PUBLISHED IN THE HERALD DECEMBER 10
Apart from the fact that he’s got a cool retro-sounding name which could be found on a character from a Roddy Doyle novel, politician John Paul Phelan has at least done the state some service by speaking in a rather un-politician type way.
Minister of State in the Department of Housing, his comments about celebrity homelessness campaigners may be wrong or right – we’ll come back to that – but at least he gave an honest opinion.
That’s not really how it’s done, is it? Usually politicians bluster and plámas, hum and haw, not committing to anything for fear of offending someone or other.
Phelan, by contrast, was refreshingly blunt: he said he “didn’t see the point” in artists and entertainers “banging on” about the issue because they know “little or nothing” about it. He added, “It’s all well and good artists like Cillian Murphy and Glen Hansard, banging on about housing and homelessness – but what exactly are they achieving? They’re just complaining from the sidelines.”
It feels a bit churlish to criticise anyone, including famous people, trying to better the condition of those less fortunate than themselves. But be that as it may, there is, I think, a grain of truth in what Phelan said.
For one thing, do these celebrity interventions ever actually work? Take the last US election: Hillary Clinton had virtually every big name on her side, and Donald Trump still won.
It could be argued that the involvement of pampered superstars like Katy Perry and Jay-Z had the opposite effect to that intended and only antagonised Trump’s base further, reinforcing the notion that Hillary was part of a gilded elite and didn’t speak for them.
The same thing appeared to happen before the Brexit referendum, when footage of Bob Geldof and well-known chums hollering at some fishermen did little to disprove notions of the EU as a bureaucratic machine for the rich and powerful.
I don’t doubt that Murphy and Hansard, at least, are sincere in their views. They’ve always come across as decent, very un-Hollywood lads.
But for every sincere intervention, there are a dozen examples of celebrities using hot topics to lecture the plebs, feel good about themselves, drive a personal agenda, attack those they dislike or – the simplest and deepest motivation of all – further their careers. (I think it was the late Lemmy from Motorhead who admitted, “I don’t know if Live Aid was good for Africa – but it was certainly good for our record sales.”)
They adopt babies from Africa. They visit the world’s poorest places and performatively “feel the pain” of the destitute, all on camera of course. They do stupid telethons and encourage their fan-base to support this cause or retweet them using that hashtag.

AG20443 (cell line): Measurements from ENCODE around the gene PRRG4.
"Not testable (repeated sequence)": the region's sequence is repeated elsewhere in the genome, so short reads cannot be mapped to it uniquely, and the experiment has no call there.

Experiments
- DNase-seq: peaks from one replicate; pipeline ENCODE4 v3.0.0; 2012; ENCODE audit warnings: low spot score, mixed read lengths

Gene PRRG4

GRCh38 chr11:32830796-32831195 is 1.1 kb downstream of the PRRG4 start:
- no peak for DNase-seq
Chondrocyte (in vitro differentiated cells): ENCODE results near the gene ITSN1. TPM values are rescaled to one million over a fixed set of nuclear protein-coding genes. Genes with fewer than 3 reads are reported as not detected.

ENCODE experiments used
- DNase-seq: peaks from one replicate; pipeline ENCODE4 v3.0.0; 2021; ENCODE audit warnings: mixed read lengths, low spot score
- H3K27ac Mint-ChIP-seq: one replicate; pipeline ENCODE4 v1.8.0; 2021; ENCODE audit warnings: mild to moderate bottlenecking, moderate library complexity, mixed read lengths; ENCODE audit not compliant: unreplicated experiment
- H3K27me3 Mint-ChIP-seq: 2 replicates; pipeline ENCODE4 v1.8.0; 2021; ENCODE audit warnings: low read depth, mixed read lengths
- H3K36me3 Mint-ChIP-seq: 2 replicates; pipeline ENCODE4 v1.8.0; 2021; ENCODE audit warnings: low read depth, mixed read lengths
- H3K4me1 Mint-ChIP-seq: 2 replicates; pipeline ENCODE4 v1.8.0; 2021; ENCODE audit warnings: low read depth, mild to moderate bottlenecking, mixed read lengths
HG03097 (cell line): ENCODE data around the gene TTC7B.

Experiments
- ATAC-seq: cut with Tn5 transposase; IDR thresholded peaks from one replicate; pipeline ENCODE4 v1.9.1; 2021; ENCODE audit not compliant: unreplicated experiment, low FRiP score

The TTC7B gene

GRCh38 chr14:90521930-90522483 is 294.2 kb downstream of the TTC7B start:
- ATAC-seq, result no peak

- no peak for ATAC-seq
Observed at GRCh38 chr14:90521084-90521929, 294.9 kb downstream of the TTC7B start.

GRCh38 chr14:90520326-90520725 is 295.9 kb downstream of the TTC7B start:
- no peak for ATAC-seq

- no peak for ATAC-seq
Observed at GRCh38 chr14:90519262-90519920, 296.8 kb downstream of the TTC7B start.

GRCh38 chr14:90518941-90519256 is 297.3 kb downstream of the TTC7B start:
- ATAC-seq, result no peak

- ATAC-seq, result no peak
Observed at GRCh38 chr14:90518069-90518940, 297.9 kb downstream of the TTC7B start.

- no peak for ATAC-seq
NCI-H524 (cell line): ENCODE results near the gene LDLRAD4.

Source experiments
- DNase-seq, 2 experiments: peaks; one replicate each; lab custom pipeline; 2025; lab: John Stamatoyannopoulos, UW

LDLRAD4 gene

They look fabulous while wearing those chic Repeal sweaters (black is very slimming, dahling, and very on-trend this season). They rep for Unicef. They make grandstanding speeches at awards ceremonies. They talk down to the lumpen proles, all the time, everywhere they can.
And guess what? Many of us are thoroughly sick of it.
There’s something slightly nauseating about being lectured in moral virtues by the most privileged people on the planet. Especially when you consider how hypocritical most of them are.
Hollywood, television, tech giants, the music business, professional sport: these are some of the most unethical industries on the planet, and these hectoring celebrities are some of the worst people on the planet.
They never do anything practical and constructive to make the world a better place; they never do a protest which might cost them personally or financially. They just talk the talk, never walking the walk.
So, for instance, it’s easy for movie stars to harangue “society” about how it “must do better” on sexism or racism or whatever the cause-du-jour might be. It’s not so easy, apparently, to demand that the studios cease using slave labour to produce the merchandise that you’re now hawking to children.
There’s one way you could instantly improve the lives of millions of non-white people, millions of women and girls (sadly, they often are mere girls): insist that the toys and lunchboxes from your new superhero blockbuster are made by staff given a good wage and safe working conditions.
Yet I have never read of an actor boycotting a film or studio, until those massively important problems are corrected. Not once.
The worst thing is, it would be so easy. The stars and studios would hardly notice the loss, such are the immeasurable oceans of money in which they swim. But much wants more, I suppose, and still they refuse. “Raising awareness”, after all, doesn’t affect the bank balance.
These clowns will then pontificate about how “we need” more female directors winning Oscars, or demand the introduction of gender-neutral toys. So long as they’re only costing a penny each to produce in a Third World sweatshop, though, right?
It all reminds me of the rich guy in a Simpsons episode who, on taking up some government job pro bono, declared piously, “I wanted to give something back to society. Not the money, but something.”
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